Robert Macfarlane has produced a marvelous and haunting book. Macfarlane is a Fellow of Emmanual College, Cambridge, and he is well known for his scholarly introductions to a wide range of works. He is, however, also a keen (obsessive?) walker and climber, and has walked literally thousands of miles all around the world.In this book he is particularly interested in exploring ancient ways, old paths that have existed for centuries. He starts with the Icknield Way, apparently Britain's oldest surviving route which extends from West Norfolk down to Dorset, running for part of its way along the Ridgeway (and there are many who believe that they are both parts of the same ancient route). Macfarlane likes to start early, often sleeping out in the open and starting to walk as soon as he wakes (in the summer often around 4.00 a.m. once the skylarks start their raucous early chorus), and will often walk more than thirty miles in a day. He clearly loves the country, and his descriptions of the flora and fauna are detailed and affectionate. However, his greatest interest seems to be in the geology of his routes about which he is immensely informative without ever losing the reader's interest of seeming to proselytise.One of the joys of this book is the light he sheds on old routes, some of which remain in use while others have been all but lost. One of the routes he follows is described as the deadliest path in England and actually involves walking across Maplin Sands off the Essex coast, across sea to the island of Foulness, and this can only be done when the tide is out. As with Morecambe Bay, scene of a tragedy several years ago when a troop of bonded labour cockle pickers were drowned, the tide at Foulness comes in with terrific pace, faster than a man can run, so constant attention to times, tide maps and conditions is essential. The walk is known as "The Broomway" because of a series of high brooms planted along the course to show where the safe land is. Macfarlane and a friend completed the path and he gives a beautiful description of the interplay between the land, the sea and the indeterminate margin where one morphs into the other.He doesn't just consider walking, though. Some of the most ancient routes were across the sea, and before the advent of decent roads (What did the Romans ever do for us ....) the quickest way to travel was generally by sea, using the network of tides and currents that surround the country. Two chapters are devoted to voyages from Stornoway following ancient trade routes throughout the Hebrides.He also recounts a walk from Blair Atholl to Tomintoul en route to attend the funeral of his grandfather, also an ardent walker and about whom Macfarlane offers a moving memoir. I know the area he depicts in this walk, but will look at it in a wholly different way from now on.Other walks include a wander through disputed areas in Palestine, the Camino in Spain and around the sacred peak of Mount Kailash in Tibet . The final chapter is a brief but poignant biography of Edward Thomas, the Welsh poet who died in World War One, and who had devoted much of his life to walking, and writing about it. All in all a very striking book - in fact it seemed like several books in one.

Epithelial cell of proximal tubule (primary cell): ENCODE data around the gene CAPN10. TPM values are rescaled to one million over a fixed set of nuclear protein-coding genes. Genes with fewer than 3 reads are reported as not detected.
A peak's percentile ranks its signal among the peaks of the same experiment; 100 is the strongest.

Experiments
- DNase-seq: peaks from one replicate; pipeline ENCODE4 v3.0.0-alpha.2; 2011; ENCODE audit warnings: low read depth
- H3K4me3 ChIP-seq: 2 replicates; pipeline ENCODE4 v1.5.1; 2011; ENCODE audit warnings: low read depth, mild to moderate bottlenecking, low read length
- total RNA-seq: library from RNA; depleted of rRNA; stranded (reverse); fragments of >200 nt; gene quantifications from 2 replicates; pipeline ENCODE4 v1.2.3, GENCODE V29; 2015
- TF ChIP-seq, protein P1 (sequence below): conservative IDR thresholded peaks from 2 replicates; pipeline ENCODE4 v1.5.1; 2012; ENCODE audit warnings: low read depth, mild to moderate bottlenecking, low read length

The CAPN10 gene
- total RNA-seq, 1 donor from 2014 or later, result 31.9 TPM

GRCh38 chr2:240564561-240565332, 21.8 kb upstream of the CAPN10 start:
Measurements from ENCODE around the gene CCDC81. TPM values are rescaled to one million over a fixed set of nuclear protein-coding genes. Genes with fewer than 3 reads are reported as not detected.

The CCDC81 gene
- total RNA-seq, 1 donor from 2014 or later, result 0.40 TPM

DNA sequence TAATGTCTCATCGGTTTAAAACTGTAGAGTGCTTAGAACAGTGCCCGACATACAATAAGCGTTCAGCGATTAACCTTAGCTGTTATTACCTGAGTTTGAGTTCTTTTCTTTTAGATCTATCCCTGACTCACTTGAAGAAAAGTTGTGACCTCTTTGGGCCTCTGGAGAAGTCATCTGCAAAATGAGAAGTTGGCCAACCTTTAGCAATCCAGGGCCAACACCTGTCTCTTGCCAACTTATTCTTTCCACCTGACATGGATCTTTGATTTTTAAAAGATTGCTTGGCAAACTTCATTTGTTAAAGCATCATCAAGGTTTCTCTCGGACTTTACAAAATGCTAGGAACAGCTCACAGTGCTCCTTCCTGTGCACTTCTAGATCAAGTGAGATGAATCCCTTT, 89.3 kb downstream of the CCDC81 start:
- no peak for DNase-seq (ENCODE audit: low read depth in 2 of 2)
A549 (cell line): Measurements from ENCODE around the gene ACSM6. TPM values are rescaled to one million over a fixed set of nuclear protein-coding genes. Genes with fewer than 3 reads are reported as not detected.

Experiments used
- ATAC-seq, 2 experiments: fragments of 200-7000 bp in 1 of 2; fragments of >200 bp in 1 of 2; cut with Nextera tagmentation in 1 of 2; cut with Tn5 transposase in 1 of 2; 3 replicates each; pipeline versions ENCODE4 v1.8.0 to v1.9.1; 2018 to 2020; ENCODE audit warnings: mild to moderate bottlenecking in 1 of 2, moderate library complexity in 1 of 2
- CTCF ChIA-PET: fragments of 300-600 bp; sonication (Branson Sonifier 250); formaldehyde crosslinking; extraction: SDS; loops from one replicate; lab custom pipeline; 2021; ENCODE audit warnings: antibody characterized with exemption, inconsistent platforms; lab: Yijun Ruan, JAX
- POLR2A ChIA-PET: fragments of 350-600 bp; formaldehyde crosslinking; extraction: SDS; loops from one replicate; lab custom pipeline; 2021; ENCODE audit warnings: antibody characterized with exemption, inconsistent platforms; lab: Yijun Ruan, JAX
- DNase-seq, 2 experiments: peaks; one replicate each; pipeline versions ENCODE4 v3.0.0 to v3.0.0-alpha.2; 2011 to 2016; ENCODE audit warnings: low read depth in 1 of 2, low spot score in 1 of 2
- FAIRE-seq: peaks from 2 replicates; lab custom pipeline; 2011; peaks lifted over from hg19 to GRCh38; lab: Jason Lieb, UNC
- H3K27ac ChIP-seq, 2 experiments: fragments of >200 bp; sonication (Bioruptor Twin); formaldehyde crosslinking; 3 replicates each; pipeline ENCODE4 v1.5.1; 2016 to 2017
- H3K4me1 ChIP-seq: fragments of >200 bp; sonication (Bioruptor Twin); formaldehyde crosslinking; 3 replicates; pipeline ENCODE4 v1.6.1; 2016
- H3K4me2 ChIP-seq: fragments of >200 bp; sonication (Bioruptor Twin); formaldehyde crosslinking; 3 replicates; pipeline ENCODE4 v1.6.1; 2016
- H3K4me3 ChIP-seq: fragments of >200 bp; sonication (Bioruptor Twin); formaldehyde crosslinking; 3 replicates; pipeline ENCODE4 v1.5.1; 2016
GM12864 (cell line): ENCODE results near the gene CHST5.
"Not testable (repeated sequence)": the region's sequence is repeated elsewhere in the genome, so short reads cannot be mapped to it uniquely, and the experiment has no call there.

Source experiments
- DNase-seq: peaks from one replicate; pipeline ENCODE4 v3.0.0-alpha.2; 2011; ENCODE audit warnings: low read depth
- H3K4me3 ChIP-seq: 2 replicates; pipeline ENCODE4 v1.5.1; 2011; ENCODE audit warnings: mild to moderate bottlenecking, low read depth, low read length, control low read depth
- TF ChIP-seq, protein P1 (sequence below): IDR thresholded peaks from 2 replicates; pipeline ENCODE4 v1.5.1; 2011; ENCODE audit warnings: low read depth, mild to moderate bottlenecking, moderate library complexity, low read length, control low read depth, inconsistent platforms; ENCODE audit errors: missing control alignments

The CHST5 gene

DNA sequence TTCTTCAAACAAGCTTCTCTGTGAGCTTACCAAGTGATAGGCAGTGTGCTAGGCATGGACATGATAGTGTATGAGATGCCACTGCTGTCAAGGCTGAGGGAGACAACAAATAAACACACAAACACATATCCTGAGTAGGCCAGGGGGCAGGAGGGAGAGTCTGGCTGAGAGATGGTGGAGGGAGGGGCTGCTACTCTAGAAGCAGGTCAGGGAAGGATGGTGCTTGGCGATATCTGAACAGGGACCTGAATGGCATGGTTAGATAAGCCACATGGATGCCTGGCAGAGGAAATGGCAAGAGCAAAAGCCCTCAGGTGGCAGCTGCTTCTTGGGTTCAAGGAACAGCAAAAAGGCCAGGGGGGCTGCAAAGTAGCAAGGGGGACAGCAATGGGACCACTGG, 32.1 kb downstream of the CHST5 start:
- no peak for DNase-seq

Review by shanaqui
I'm not particularly a walker myself, not now. As a kid I walked quite a lot with my grandfather, who would never have been nearly as poetic about walking as Macfarlane. It's walking in the mountains in Wales that speaks to me, the hot still space at a ford where you could turn down toward home or go on toward a blackberry field, flies swarming on the evidence that a horse had come through earlier that day. Not a trek across chalk or snow or fen land: not this quasi-mystical experience of the landscape-as-self, just a walk on a warm day with blackberries in the middle and a scolding for getting so dusty/muddy at the end. If we went further afield, a hand-drawn map with "Grandma fell here" or some such comment to immortalise the trip.
Still, I can appreciate the sentiment behind this, and the lyrical writing. It just gets a bit too caught up in itself for me.